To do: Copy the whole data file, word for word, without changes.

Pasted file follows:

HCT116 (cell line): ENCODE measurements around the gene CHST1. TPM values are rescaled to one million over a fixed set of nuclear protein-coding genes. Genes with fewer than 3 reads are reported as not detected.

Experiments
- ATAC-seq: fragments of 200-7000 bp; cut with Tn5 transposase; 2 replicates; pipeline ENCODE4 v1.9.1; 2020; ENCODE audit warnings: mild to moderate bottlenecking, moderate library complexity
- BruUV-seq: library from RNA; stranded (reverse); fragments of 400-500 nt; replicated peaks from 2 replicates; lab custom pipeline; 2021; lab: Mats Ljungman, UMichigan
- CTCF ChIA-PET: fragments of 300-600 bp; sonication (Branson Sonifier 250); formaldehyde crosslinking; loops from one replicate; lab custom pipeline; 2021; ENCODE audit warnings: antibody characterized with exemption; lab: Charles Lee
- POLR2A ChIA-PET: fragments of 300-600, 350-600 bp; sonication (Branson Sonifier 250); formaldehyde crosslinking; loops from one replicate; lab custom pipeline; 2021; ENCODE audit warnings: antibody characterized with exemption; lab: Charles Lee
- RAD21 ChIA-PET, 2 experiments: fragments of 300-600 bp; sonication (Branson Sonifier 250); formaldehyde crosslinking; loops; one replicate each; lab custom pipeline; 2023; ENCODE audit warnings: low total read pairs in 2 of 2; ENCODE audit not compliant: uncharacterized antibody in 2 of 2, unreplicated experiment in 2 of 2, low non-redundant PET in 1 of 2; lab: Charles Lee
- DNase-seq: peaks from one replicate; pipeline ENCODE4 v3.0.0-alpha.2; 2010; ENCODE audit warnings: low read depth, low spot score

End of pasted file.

HCT116 (cell line): ENCODE measurements around the gene CHST1. TPM values are rescaled to one million over a fixed set of nuclear protein-coding genes. Genes with fewer than 3 reads are reported as not detected.

Experiments
- ATAC-seq: fragments of 200-7000 bp; cut with Tn5 transposase; 2 replicates; pipeline ENCODE4 v1.9.1; 2020; ENCODE audit warnings: mild to moderate bottlenecking, moderate library complexity
- BruUV-seq: library from RNA; stranded (reverse); fragments of 400-500 nt; replicated peaks from 2 replicates; lab custom pipeline; 2021; lab: Mats Ljungman, UMichigan
- CTCF ChIA-PET: fragments of 300-600 bp; sonication (Branson Sonifier 250); formaldehyde crosslinking; loops from one replicate; lab custom pipeline; 2021; ENCODE audit warnings: antibody characterized with exemption; lab: Charles Lee
- POLR2A ChIA-PET: fragments of 300-600, 350-600 bp; sonication (Branson Sonifier 250); formaldehyde crosslinking; loops from one replicate; lab custom pipeline; 2021; ENCODE audit warnings: antibody characterized with exemption; lab: Charles Lee
- RAD21 ChIA-PET, 2 experiments: fragments of 300-600 bp; sonication (Branson Sonifier 250); formaldehyde crosslinking; loops; one replicate each; lab custom pipeline; 2023; ENCODE audit warnings: low total read pairs in 2 of 2; ENCODE audit not compliant: uncharacterized antibody in 2 of 2, unreplicated experiment in 2 of 2, low non-redundant PET in 1 of 2; lab: Charles Lee
- DNase-seq: peaks from one replicate; pipeline ENCODE4 v3.0.0-alpha.2; 2010; ENCODE audit warnings: low read depth, low spot score